Here’s a key: the CCP’s methods of trying to craft this golden image of itself to present to the world are making a bigger impression on Westerners than the golden image itself. It may work well for a Chinese audience domestically, but internationally it’s a massive P.R. failure. But that may just reflect the CCP’s priorities.

    The much deeper question that all this raises in my mind is this: Can China retain its “face” culture and join the world at the same time? Or will China be forced to choose by a world that will refuse to play by the rules of “face” game? If China continues to engage the world but also continues to expect “face work” from the world, then Mainlanders will be continually offended and disappointed, and continue to misunderstand the West.

    When Western media or Western public figures are negative toward China, you take issue. But when they praise China, you insult them (“pack of panting dogs”) and try to attribute unflattering, ulterior motives that deflect any potential compliments of the foreigners toward China (like in your recent post about China’s power). It’s like you prefer to be offended by foreigners.

    When I first found this site, I was impressed with the seemingly thoughtful, even-handed tone from you (and Buxi). But since the Olympics started, I’ve been pretty disappointed, which is why I’ve avoided commenting on most of the recent posts. The potential for real discussion seems lower than usual. I’m hoping things get better because in general I like this site, and I know you’re capable of some constructive cross-cultural writing.

  17. wuming - wumaodang Says:


    Yang Peiyi was not replaced because she was never selected. Miaoke was selected after the 10 year old girl was deemed too old. Than in the last minute they decided that the voice of Miaoke was not ideal for their purpose and inserted Peiyi’s prerecording instead.

    What is your problem then?
    Miaoke was selected because she fit their image/performance profile the best?
    Miaoke was not replaced by Peiyi when they inserted Peiyi’s recording?
    Lip sync instead of live singing?

    All of these talked about by many people including me. Point out to us what did we say wrong on these purely technical points?

  18. Nimrod Says:


    But American news media wants to “call a spade a spade,” and they are always suspicious of powerful entities (like corporations and governments). They will never agree to ignoring things that leaders want to hide.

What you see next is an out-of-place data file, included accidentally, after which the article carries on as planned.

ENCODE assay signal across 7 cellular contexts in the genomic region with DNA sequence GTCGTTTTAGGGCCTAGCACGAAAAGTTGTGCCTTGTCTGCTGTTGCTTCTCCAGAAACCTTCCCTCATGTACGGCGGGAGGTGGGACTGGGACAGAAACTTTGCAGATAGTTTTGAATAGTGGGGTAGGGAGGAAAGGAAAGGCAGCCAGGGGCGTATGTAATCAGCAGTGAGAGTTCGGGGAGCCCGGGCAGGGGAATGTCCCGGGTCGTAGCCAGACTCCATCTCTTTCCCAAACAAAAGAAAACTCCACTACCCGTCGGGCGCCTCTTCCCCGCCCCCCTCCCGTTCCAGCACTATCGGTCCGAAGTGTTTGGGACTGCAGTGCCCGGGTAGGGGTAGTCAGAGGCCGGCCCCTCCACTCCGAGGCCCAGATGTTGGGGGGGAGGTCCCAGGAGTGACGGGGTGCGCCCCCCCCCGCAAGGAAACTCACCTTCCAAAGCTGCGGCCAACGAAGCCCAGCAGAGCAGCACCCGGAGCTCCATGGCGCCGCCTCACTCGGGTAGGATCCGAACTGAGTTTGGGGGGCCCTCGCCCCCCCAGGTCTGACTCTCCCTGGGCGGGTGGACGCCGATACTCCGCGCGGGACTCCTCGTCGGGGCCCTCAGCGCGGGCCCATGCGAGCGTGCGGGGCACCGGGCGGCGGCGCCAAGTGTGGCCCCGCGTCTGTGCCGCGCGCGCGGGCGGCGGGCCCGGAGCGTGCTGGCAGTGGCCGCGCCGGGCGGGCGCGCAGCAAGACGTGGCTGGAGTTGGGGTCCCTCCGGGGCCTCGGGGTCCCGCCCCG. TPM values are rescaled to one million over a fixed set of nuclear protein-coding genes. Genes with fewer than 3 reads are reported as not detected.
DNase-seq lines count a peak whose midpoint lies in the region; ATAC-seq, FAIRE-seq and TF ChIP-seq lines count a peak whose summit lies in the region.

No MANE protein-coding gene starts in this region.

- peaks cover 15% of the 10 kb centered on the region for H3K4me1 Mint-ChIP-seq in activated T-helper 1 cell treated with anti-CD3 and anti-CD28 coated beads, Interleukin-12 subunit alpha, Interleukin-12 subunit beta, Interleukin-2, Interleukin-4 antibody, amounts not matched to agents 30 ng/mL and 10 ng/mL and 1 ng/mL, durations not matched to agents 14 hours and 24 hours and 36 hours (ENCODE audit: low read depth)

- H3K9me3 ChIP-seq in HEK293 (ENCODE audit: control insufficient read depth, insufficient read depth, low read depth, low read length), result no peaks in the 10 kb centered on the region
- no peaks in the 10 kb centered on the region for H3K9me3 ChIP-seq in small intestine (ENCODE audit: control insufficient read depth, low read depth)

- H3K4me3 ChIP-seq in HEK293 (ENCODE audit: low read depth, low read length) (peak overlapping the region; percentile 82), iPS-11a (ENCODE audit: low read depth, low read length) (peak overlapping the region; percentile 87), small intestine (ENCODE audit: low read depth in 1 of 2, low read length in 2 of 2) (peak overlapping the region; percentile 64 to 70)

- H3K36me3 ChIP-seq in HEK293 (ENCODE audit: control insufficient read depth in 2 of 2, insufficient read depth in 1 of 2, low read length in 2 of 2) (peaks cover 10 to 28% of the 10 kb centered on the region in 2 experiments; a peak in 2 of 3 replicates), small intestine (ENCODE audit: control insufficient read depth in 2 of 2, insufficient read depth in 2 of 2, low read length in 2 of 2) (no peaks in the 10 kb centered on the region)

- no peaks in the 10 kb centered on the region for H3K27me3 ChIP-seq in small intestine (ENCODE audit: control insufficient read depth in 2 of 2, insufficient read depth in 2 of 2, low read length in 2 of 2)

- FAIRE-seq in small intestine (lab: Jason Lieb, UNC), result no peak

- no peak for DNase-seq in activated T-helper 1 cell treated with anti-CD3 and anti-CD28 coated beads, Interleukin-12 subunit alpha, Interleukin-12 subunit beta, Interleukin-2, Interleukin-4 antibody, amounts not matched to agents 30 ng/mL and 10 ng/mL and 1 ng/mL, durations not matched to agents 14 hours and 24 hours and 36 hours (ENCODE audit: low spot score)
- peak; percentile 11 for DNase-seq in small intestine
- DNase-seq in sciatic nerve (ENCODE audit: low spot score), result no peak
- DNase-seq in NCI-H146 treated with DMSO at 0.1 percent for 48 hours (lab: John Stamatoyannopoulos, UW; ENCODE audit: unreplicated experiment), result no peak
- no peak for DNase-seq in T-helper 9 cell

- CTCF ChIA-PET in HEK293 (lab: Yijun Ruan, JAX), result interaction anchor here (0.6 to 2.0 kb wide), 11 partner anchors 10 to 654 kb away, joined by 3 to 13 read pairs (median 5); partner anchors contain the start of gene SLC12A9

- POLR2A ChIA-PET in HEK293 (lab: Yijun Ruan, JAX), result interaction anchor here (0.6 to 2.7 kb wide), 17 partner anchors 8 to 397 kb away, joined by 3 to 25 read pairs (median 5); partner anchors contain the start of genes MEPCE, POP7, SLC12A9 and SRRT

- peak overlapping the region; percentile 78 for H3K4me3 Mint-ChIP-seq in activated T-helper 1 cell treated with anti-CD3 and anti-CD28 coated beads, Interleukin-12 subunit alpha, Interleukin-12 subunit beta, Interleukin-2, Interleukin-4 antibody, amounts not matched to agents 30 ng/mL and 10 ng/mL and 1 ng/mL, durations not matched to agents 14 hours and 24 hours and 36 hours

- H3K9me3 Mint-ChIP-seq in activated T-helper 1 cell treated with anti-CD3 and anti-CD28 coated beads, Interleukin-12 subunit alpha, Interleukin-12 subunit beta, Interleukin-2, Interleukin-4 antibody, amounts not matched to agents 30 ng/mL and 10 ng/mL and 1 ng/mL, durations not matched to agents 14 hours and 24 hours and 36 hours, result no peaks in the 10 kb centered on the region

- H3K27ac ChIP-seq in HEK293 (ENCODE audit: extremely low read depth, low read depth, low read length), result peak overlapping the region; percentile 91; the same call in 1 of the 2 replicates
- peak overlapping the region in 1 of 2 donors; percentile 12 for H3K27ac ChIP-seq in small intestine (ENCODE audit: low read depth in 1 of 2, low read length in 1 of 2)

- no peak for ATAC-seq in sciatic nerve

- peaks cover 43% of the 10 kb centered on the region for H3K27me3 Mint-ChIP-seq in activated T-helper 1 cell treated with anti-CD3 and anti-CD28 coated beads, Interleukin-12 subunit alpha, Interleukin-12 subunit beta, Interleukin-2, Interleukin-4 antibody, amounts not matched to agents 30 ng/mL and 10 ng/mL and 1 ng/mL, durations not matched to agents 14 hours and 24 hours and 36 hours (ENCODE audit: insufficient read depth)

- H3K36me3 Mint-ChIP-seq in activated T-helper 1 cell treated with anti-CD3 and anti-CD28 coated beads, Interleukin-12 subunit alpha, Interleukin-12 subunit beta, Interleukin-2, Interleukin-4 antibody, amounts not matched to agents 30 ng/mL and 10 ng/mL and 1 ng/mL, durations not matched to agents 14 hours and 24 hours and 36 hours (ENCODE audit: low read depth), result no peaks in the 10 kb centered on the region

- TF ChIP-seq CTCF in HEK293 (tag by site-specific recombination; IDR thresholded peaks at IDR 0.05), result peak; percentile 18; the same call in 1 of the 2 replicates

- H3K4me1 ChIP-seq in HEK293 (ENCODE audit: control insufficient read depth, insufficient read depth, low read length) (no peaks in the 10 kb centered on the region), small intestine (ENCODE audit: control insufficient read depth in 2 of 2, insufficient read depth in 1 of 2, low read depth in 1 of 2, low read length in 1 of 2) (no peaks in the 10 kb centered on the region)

What the — who are you kidding? The American news media does no such thing to its domestic government. Occasionally it does, most times not. I don’t think I need to pull out the blatantly obvious examples of the last few years, now do I? There is no such divergence between “face” and “reality” that differentiates China and America. Chinese media can be very critical of the government despite censorship. We’ve talked about this here. The only difference that ever was — and this is another blatantly obvious fact — is that between how people view their own country vs. how they view other countries. Sorry to say, but Americans are no better than Chinese in this regard.

    When I wrote, these breathless reports “just care about putting down China”, I was contrasting it with actually finding out the truth (if so, the headlines wouldn’t be fabricating exaggerations) or caring about children (if so, the headlines wouldn’t describe one girl as having bad teeth). So I ruled out two motives and came upon one. Would you like to suggest any others that are actually plausible?

    Digging beneath what China is trying to “hide”? These supposed “scoops” are taken from Chinese news that actively discussed it. The second girl was on CCTV getting an interview, for god’s sake! The only thing that these reporters contributed was to crap it up into the China=evil meme for domestic consumption.

    I haven’t even begun to point out how “counterfeiters” and “buck-teethed” are your typical stereotypes of Chinese people in the West. Am I getting too Freudian on these loser reporters? I think not.

  19. Wahaha Says:

    Joel, _____” Many Mainlanders will only be happy with one kind of reporting on China: the kind that deliberately makes China look good, indeed, better than it really is.”

    Sorry, that is not the case. before 1989, we loved everything about America, disliked almost everything that happened in China. We studied english day and night, and learned from West.

    The problem now is that West media never talk about the issue Chinese care, only the issue they care.

    To prove that, you can go to anti-cnn and look for a threat about Hu Jia, the most famous human right fighter in China, who was honored as a honor citizen of Paris. Hu Jia was a traitor in the eyes of Chinese.

  20. rory Says:

    On the whole I agree with many of the comments above; speculative media reports about why Yang Peiyi was “banned” are pointless, and possibly even harmful. Looking at the broader picture, however, I think there’s a reason why this “fake Olympics” story has caught so much attention in the foreign press. The Olympics, in an ideal sense at least, is supposed to be a celebration of human talent and achievement, not an ‘enhanced’ showbiz exercise to bolster national pride. Of course, the reality is different; hence the frequent revelations of doping, cheating, and all manner of supposedly illegal practices. But, fair or not, lip-synched singing and fake firework shots were always going to be regarded as being against the spirit of the Olympics, and the organisers should have known better.